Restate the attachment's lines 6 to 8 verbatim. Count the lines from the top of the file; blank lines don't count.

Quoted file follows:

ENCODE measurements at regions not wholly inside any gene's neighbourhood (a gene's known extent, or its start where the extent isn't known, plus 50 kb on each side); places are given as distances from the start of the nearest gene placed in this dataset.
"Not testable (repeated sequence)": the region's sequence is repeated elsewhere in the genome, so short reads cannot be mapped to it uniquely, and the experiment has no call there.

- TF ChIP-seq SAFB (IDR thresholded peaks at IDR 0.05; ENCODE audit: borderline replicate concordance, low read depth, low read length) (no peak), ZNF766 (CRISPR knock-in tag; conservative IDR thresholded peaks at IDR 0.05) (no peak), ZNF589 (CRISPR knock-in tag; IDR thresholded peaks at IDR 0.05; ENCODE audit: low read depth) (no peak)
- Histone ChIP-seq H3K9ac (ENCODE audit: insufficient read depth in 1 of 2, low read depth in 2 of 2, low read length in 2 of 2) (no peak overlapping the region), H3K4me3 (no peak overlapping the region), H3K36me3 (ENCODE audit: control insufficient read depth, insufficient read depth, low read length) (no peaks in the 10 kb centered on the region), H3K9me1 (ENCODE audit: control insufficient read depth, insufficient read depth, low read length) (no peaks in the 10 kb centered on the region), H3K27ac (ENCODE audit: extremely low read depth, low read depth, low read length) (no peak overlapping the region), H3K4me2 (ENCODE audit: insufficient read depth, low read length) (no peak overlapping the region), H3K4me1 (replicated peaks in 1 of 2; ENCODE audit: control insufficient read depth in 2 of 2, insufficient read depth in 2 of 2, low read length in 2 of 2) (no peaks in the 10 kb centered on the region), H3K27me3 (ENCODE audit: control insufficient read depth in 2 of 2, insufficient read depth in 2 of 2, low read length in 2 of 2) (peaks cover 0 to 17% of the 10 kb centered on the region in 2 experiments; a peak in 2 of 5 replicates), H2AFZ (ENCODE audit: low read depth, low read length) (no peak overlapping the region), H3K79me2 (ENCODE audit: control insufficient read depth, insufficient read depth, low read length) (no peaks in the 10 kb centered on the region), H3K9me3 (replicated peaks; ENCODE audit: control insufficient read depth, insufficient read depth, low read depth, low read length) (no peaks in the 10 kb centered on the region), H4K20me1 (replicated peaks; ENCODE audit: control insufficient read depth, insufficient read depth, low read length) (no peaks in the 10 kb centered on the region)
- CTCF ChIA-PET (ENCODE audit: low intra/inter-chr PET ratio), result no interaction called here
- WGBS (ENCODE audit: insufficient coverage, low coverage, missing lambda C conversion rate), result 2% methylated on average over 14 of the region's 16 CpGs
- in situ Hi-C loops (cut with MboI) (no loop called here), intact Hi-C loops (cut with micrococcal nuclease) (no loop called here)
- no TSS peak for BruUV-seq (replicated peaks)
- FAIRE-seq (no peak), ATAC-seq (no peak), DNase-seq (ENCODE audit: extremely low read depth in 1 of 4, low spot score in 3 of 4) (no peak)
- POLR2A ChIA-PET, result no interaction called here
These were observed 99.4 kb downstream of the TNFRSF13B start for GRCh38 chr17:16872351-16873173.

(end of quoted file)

- WGBS (ENCODE audit: insufficient coverage, low coverage, missing lambda C conversion rate), result 2% methylated on average over 14 of the region's 16 CpGs
- in situ Hi-C loops (cut with MboI) (no loop called here), intact Hi-C loops (cut with micrococcal nuclease) (no loop called here)
- no TSS peak for BruUV-seq (replicated peaks)